Our grassland ecology lab works at the intersection of community and ecosystem ecology in spatially and temporally heterogeneous systems. This variability requires a combination of long-term and spatially extensive fieldwork coupled with a significant amount of laboratory analysis to quantify stocks and flows of energy and mass through plants, soils, microbes, water, and the atmosphere. Toward this end, we employ skills such as vegetation cover and biomass estimation, soil nutrient status determination, microbial biomass assays, trace gas flux analysis, surface water quality assessment, experimental and sampling design, and multivariate and ordination statistical techniques. Links between ecosystem structure and function are described and understood by combining mensurative and manipulative experiments.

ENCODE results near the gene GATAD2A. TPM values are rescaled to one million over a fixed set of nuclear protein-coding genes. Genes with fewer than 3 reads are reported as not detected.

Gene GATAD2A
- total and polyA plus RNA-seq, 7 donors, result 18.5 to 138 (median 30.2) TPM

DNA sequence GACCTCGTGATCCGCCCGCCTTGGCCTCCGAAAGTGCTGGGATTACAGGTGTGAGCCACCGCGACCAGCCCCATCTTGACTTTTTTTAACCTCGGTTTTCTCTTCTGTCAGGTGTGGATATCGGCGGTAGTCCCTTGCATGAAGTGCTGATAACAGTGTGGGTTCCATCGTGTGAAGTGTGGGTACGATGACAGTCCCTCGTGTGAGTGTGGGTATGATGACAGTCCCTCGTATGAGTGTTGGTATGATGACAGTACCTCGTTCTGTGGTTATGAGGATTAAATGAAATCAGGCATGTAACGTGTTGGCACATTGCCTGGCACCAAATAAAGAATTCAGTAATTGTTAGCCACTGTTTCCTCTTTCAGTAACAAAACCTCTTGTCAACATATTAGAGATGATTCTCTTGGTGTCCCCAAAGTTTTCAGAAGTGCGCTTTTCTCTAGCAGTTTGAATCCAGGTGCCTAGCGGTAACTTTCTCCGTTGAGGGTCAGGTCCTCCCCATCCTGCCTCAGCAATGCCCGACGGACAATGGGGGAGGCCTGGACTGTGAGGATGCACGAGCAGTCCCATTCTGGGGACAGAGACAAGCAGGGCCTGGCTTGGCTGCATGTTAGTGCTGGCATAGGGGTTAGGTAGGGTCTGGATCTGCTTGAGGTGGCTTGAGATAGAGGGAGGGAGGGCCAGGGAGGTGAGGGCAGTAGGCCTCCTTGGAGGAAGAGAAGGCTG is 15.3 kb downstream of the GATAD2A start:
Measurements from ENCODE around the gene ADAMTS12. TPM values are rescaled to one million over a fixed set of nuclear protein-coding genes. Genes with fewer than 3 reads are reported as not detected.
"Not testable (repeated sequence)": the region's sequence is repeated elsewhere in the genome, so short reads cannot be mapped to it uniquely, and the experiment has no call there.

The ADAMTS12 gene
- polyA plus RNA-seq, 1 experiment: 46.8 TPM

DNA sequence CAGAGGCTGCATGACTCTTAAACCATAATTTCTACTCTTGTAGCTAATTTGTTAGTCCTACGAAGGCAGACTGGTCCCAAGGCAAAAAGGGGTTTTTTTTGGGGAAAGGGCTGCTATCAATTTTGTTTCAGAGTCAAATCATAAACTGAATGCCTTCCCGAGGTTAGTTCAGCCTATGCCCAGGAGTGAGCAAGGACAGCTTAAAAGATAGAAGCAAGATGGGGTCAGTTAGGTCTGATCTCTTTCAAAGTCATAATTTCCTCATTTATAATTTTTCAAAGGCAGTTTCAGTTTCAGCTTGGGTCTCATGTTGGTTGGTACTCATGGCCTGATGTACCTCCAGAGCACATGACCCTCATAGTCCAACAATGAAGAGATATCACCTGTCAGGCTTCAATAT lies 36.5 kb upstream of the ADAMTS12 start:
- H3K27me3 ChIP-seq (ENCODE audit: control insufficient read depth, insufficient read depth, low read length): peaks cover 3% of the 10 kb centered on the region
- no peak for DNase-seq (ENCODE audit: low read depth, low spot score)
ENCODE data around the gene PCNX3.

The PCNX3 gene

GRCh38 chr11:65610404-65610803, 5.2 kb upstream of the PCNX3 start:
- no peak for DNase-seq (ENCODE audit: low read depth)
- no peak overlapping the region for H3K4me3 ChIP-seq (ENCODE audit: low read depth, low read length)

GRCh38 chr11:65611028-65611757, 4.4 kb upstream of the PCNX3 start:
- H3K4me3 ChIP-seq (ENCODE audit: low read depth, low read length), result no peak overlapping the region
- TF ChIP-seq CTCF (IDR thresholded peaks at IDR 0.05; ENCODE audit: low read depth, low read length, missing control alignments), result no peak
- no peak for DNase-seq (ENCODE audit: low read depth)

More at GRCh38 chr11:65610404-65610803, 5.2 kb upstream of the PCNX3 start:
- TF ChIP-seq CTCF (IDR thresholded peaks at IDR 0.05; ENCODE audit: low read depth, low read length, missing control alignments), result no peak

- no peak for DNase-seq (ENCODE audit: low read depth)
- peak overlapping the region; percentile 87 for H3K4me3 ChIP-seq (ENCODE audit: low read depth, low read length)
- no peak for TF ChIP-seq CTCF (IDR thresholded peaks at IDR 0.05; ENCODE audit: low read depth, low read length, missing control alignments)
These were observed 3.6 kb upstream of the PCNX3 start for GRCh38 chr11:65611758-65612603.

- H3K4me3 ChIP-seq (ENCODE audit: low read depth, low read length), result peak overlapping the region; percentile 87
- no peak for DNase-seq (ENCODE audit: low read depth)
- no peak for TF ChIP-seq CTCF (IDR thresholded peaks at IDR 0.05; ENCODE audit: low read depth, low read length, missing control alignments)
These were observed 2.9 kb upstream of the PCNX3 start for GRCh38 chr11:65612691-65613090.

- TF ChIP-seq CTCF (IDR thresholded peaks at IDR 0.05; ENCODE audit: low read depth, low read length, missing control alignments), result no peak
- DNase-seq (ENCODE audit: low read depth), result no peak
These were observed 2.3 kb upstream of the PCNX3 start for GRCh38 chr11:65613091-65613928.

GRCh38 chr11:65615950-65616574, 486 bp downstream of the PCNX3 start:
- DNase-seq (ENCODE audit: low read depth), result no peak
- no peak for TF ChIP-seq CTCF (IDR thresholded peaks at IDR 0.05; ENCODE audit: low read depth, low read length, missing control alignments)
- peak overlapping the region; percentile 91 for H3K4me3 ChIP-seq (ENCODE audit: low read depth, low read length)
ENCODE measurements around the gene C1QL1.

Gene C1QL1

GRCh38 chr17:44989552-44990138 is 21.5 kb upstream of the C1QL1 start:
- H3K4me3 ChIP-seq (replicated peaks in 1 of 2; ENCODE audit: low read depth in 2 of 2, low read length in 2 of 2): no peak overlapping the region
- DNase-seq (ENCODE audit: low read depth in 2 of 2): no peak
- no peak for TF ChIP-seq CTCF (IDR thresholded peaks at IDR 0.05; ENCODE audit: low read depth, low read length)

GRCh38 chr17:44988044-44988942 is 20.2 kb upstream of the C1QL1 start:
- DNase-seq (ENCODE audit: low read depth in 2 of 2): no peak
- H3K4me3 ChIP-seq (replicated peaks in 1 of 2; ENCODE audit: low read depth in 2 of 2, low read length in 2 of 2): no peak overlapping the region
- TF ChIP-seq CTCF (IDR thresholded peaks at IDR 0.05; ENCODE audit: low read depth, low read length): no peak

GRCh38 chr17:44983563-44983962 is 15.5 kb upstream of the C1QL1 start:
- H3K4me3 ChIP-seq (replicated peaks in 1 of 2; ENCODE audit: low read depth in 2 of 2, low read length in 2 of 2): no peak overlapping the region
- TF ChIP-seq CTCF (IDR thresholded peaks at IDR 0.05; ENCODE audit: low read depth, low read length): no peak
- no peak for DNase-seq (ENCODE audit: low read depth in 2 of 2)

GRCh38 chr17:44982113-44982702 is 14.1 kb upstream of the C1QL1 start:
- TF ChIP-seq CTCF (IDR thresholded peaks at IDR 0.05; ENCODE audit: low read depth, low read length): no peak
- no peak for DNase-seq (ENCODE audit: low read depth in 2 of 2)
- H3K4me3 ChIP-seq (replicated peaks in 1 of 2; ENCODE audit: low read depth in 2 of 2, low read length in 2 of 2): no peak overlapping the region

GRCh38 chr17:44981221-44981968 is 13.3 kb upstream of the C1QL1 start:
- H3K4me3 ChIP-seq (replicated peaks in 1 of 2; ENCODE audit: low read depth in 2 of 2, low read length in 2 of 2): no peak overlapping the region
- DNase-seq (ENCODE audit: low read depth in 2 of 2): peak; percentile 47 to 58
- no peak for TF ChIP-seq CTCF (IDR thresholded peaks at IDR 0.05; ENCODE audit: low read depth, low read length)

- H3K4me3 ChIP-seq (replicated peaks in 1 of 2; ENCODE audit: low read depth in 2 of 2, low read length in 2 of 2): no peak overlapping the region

The questions driving our research program include:
- How does disturbance affect taxonomic and functional group coexistence in herbaceous communities?
- How does plant community composition and diversity modify ecosystem structure and function?
- How are the ecosystem services provided by grassland agroecosystems affected by management regimes?
- What are the tradeoffs in the ability of biofuel cropping systems to perform ecosystem services?
Our approach to addressing these questions is to devise experiments aimed at practical, management-oriented solutions and at advancing plant ecology theory.